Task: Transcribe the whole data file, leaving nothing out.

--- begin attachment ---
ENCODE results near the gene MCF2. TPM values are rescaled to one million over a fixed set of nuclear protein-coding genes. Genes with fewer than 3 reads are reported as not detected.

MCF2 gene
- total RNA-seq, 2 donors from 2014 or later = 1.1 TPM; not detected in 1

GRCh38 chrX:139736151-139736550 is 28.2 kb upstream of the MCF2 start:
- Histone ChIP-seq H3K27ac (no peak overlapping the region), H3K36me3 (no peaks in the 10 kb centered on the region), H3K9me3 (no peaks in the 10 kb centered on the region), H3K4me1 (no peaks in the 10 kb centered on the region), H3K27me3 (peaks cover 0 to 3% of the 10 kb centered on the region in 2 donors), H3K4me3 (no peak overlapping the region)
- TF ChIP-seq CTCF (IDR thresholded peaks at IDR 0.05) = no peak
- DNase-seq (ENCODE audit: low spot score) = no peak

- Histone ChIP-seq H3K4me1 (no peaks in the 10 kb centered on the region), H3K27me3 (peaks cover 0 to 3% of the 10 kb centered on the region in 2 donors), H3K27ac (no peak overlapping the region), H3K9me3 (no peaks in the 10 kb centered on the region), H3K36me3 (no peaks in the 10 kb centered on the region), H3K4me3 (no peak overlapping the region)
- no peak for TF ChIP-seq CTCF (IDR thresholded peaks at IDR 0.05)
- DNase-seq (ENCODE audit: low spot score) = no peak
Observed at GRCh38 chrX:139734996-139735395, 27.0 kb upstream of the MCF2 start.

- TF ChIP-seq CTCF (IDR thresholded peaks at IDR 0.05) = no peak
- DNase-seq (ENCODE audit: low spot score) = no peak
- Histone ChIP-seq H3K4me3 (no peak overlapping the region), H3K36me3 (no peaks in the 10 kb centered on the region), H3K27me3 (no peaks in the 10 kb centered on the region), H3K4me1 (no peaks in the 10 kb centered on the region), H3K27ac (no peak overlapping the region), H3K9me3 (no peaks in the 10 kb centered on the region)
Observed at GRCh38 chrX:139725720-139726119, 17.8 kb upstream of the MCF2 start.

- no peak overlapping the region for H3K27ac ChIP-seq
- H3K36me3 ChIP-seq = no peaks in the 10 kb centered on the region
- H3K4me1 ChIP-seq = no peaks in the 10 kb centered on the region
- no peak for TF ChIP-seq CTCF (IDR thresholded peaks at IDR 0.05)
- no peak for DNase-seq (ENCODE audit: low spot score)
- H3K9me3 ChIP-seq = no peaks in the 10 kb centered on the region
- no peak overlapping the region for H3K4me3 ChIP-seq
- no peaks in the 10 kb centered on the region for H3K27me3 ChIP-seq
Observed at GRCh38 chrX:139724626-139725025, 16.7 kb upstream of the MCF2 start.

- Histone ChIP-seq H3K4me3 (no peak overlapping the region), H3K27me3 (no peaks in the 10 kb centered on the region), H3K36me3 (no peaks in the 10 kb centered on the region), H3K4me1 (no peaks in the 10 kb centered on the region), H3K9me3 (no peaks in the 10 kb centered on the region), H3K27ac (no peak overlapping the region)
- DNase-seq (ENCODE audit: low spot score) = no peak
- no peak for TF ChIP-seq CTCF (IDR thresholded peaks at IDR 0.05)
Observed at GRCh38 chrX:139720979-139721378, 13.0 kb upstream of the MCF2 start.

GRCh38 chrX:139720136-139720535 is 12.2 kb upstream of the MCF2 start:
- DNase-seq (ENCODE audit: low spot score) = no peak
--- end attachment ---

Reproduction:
ENCODE results near the gene MCF2. TPM values are rescaled to one million over a fixed set of nuclear protein-coding genes. Genes with fewer than 3 reads are reported as not detected.

MCF2 gene
- total RNA-seq, 2 donors from 2014 or later = 1.1 TPM; not detected in 1

GRCh38 chrX:139736151-139736550 is 28.2 kb upstream of the MCF2 start:
- Histone ChIP-seq H3K27ac (no peak overlapping the region), H3K36me3 (no peaks in the 10 kb centered on the region), H3K9me3 (no peaks in the 10 kb centered on the region), H3K4me1 (no peaks in the 10 kb centered on the region), H3K27me3 (peaks cover 0 to 3% of the 10 kb centered on the region in 2 donors), H3K4me3 (no peak overlapping the region)
- TF ChIP-seq CTCF (IDR thresholded peaks at IDR 0.05) = no peak
- DNase-seq (ENCODE audit: low spot score) = no peak

- Histone ChIP-seq H3K4me1 (no peaks in the 10 kb centered on the region), H3K27me3 (peaks cover 0 to 3% of the 10 kb centered on the region in 2 donors), H3K27ac (no peak overlapping the region), H3K9me3 (no peaks in the 10 kb centered on the region), H3K36me3 (no peaks in the 10 kb centered on the region), H3K4me3 (no peak overlapping the region)
- no peak for TF ChIP-seq CTCF (IDR thresholded peaks at IDR 0.05)
- DNase-seq (ENCODE audit: low spot score) = no peak
Observed at GRCh38 chrX:139734996-139735395, 27.0 kb upstream of the MCF2 start.

- TF ChIP-seq CTCF (IDR thresholded peaks at IDR 0.05) = no peak
- DNase-seq (ENCODE audit: low spot score) = no peak
- Histone ChIP-seq H3K4me3 (no peak overlapping the region), H3K36me3 (no peaks in the 10 kb centered on the region), H3K27me3 (no peaks in the 10 kb centered on the region), H3K4me1 (no peaks in the 10 kb centered on the region), H3K27ac (no peak overlapping the region), H3K9me3 (no peaks in the 10 kb centered on the region)
Observed at GRCh38 chrX:139725720-139726119, 17.8 kb upstream of the MCF2 start.

- no peak overlapping the region for H3K27ac ChIP-seq
- H3K36me3 ChIP-seq = no peaks in the 10 kb centered on the region
- H3K4me1 ChIP-seq = no peaks in the 10 kb centered on the region
- no peak for TF ChIP-seq CTCF (IDR thresholded peaks at IDR 0.05)
- no peak for DNase-seq (ENCODE audit: low spot score)
- H3K9me3 ChIP-seq = no peaks in the 10 kb centered on the region
- no peak overlapping the region for H3K4me3 ChIP-seq
- no peaks in the 10 kb centered on the region for H3K27me3 ChIP-seq
Observed at GRCh38 chrX:139724626-139725025, 16.7 kb upstream of the MCF2 start.

- Histone ChIP-seq H3K4me3 (no peak overlapping the region), H3K27me3 (no peaks in the 10 kb centered on the region), H3K36me3 (no peaks in the 10 kb centered on the region), H3K4me1 (no peaks in the 10 kb centered on the region), H3K9me3 (no peaks in the 10 kb centered on the region), H3K27ac (no peak overlapping the region)
- DNase-seq (ENCODE audit: low spot score) = no peak
- no peak for TF ChIP-seq CTCF (IDR thresholded peaks at IDR 0.05)
Observed at GRCh38 chrX:139720979-139721378, 13.0 kb upstream of the MCF2 start.

GRCh38 chrX:139720136-139720535 is 12.2 kb upstream of the MCF2 start:
- DNase-seq (ENCODE audit: low spot score) = no peak